The International Human Rights Framework on the Right of Peaceful Assembly
Denmark is a State Party to the 1966 International Covenant on Civil and Political Rights (ICCPR). Article 21 governs the right of peaceful assembly, providing that:
The right of peaceful assembly shall be recognized. No restrictions may be placed on the exercise of this right other than those imposed in conformity with the law and which are necessary in a democratic society in the interests of national security or public safety, public order (ordre public), the protection of public health or morals or the protection of the rights and freedoms of others.
Denmark is also a State Party to the First Optional Protocol to the ICCPR, which allows individuals to petition the Human Rights Committee if they believe the State has violated their human rights as protected under the Covenant.
At regional level, Denmark is a State Party to the 1950 European Convention on Human Rights. Article 11 governs freedom of assembly and association:
1. Everyone has the right to freedom of peaceful assembly and to freedom of association with others, including the right to form and to join trade unions for the protection of his interests.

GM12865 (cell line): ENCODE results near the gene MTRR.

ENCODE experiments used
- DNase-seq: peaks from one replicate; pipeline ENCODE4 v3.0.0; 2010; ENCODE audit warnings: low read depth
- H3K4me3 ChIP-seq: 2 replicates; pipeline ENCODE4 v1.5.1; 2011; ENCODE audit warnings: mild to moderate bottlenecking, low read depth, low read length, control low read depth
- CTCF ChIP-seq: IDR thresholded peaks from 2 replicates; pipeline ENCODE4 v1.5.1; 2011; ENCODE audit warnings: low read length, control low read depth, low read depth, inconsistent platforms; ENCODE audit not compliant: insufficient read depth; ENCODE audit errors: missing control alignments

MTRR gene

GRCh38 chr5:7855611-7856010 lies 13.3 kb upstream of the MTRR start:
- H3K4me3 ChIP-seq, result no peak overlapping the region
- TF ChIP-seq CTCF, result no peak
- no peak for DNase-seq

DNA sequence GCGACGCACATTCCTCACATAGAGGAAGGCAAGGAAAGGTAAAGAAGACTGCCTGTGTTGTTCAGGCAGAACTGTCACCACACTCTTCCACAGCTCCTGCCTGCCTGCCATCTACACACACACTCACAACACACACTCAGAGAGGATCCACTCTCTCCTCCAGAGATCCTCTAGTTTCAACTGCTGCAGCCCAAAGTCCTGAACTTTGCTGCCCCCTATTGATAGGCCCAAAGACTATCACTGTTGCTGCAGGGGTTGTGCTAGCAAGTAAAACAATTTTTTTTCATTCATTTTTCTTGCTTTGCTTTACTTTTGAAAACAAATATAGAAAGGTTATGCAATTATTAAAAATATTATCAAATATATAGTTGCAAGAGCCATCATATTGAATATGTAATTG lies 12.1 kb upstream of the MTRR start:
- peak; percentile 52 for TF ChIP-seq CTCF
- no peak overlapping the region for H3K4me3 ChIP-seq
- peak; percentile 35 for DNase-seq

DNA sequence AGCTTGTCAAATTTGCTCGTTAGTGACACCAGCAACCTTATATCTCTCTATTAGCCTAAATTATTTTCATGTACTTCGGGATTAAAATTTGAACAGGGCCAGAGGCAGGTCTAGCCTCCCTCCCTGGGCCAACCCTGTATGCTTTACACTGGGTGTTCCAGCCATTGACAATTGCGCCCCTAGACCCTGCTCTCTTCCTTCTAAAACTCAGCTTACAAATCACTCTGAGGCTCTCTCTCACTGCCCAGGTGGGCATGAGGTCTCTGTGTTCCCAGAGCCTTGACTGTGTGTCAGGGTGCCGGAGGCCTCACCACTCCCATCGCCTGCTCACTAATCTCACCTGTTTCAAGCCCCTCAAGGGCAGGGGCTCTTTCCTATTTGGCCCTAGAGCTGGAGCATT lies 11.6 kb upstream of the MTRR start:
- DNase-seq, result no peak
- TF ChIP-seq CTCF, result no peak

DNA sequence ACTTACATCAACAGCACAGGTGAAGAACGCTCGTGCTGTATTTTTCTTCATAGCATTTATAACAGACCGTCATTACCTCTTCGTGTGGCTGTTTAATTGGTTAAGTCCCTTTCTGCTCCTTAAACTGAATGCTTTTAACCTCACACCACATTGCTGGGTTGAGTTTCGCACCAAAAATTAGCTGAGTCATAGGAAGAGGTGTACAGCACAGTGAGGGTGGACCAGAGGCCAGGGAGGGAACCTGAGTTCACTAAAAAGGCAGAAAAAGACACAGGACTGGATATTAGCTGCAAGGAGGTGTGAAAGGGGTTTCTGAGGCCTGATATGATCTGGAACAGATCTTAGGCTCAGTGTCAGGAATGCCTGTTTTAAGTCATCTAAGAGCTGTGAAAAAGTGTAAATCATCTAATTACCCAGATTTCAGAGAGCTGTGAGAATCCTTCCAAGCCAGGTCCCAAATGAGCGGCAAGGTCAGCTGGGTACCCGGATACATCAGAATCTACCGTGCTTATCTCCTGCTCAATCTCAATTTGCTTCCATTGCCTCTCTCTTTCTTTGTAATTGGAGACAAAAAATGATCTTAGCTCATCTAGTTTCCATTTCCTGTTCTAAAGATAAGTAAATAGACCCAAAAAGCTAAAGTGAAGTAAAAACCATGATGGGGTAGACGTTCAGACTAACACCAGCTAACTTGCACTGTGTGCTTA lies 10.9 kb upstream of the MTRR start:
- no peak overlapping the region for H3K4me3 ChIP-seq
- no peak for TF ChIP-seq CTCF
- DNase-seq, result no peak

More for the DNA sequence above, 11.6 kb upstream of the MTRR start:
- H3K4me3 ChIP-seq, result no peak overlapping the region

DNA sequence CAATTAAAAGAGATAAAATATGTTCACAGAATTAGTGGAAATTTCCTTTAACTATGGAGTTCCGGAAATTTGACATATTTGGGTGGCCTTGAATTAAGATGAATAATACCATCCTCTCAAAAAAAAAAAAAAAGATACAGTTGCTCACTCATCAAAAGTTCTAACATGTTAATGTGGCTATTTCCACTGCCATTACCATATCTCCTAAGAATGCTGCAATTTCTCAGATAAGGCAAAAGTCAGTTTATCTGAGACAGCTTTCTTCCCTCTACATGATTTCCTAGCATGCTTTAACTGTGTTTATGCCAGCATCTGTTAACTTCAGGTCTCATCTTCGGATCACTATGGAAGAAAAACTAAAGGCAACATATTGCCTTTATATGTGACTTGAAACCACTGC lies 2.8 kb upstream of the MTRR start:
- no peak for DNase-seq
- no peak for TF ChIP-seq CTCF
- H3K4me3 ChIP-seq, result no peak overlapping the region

2. No restrictions shall be placed on the exercise of these rights other than such as are prescribed by law and are necessary in a democratic society in the interests of national security or public safety, for the prevention of disorder or crime, for the protection of health or morals or for the protection of the rights and freedoms of others. This Article shall not prevent the imposition of lawful restrictions on the exercise of these rights by members of the armed forces, of the police or of the administration of the State.
The Domestic Legal Framework on the Right of Peaceful Assembly
The 1953 Constitutional Act of Denmark guarantees the right of peaceful assembly. Section 79 of Part VIII provides that:
Citizens shall, without previous permission, be at liberty to assemble unarmed. The police shall be entitled to be present at public meetings. Open-air meetings may be prohibited when it is feared that they may constitute a danger to the public peace.
Police must be given 24 hours notice if the assembly is staged in a public space and may only be prevented from going ahead if the police believes this is necessary to prevent public disorder. According to Section 4 of the 2004 Police Act (Act no. 444 of 9 September 2004):